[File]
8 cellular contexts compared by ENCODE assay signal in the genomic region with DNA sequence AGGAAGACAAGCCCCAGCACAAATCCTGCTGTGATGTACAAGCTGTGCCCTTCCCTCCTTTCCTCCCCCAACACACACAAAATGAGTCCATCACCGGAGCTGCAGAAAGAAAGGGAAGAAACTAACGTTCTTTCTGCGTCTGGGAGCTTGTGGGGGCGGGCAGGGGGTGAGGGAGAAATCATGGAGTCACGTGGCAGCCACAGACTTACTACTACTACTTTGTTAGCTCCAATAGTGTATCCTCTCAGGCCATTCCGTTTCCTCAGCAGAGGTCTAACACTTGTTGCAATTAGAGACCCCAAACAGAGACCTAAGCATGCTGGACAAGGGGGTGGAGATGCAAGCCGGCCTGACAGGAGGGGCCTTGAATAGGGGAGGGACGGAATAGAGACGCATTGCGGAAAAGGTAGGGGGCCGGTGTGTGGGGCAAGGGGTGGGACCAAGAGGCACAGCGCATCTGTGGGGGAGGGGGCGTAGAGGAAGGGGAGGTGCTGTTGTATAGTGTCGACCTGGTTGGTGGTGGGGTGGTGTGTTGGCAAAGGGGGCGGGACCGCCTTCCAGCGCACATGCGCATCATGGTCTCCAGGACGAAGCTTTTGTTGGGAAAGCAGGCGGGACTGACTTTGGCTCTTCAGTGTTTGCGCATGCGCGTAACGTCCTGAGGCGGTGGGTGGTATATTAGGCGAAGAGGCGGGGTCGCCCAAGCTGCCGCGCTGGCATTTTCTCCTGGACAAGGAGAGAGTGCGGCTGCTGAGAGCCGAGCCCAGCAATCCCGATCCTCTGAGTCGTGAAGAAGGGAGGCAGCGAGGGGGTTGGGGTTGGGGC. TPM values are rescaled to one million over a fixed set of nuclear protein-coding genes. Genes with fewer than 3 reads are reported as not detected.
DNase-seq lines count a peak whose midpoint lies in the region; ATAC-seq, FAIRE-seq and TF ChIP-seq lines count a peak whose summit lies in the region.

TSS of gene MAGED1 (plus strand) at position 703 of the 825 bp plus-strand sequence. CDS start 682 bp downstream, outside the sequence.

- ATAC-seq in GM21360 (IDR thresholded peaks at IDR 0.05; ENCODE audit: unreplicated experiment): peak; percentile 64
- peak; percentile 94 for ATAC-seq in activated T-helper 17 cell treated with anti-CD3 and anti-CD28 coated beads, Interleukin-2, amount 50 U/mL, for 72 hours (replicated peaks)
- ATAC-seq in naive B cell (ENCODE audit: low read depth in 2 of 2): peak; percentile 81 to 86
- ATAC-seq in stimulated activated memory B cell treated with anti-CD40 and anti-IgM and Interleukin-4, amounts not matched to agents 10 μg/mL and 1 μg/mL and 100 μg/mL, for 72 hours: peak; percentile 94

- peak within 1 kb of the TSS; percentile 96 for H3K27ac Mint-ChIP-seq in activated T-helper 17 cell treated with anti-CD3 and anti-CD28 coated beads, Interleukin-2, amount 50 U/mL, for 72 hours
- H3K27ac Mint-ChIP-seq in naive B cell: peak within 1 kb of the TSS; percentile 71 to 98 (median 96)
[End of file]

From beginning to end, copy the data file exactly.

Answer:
8 cellular contexts compared by ENCODE assay signal in the genomic region with DNA sequence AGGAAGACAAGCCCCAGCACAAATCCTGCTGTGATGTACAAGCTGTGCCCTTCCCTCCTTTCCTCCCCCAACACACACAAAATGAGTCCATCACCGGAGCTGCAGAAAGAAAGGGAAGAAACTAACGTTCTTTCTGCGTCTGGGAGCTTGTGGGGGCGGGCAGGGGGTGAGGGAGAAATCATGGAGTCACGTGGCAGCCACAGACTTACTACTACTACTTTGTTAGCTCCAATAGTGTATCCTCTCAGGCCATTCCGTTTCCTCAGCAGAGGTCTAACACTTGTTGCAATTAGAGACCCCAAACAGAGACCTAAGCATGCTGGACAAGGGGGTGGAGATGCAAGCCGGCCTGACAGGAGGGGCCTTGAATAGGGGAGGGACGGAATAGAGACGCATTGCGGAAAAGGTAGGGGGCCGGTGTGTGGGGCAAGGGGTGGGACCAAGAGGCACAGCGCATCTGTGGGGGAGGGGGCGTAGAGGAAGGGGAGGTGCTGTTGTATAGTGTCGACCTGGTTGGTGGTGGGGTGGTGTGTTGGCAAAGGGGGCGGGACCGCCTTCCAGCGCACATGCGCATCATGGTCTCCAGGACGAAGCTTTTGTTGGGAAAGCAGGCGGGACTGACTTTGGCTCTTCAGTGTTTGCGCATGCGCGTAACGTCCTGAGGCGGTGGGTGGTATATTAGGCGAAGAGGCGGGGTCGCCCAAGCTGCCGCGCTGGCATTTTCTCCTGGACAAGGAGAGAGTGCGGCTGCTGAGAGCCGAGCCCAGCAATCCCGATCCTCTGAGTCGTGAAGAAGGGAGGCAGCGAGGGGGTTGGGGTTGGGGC. TPM values are rescaled to one million over a fixed set of nuclear protein-coding genes. Genes with fewer than 3 reads are reported as not detected.
DNase-seq lines count a peak whose midpoint lies in the region; ATAC-seq, FAIRE-seq and TF ChIP-seq lines count a peak whose summit lies in the region.

TSS of gene MAGED1 (plus strand) at position 703 of the 825 bp plus-strand sequence. CDS start 682 bp downstream, outside the sequence.

- ATAC-seq in GM21360 (IDR thresholded peaks at IDR 0.05; ENCODE audit: unreplicated experiment): peak; percentile 64
- peak; percentile 94 for ATAC-seq in activated T-helper 17 cell treated with anti-CD3 and anti-CD28 coated beads, Interleukin-2, amount 50 U/mL, for 72 hours (replicated peaks)
- ATAC-seq in naive B cell (ENCODE audit: low read depth in 2 of 2): peak; percentile 81 to 86
- ATAC-seq in stimulated activated memory B cell treated with anti-CD40 and anti-IgM and Interleukin-4, amounts not matched to agents 10 μg/mL and 1 μg/mL and 100 μg/mL, for 72 hours: peak; percentile 94

- peak within 1 kb of the TSS; percentile 96 for H3K27ac Mint-ChIP-seq in activated T-helper 17 cell treated with anti-CD3 and anti-CD28 coated beads, Interleukin-2, amount 50 U/mL, for 72 hours
- H3K27ac Mint-ChIP-seq in naive B cell: peak within 1 kb of the TSS; percentile 71 to 98 (median 96)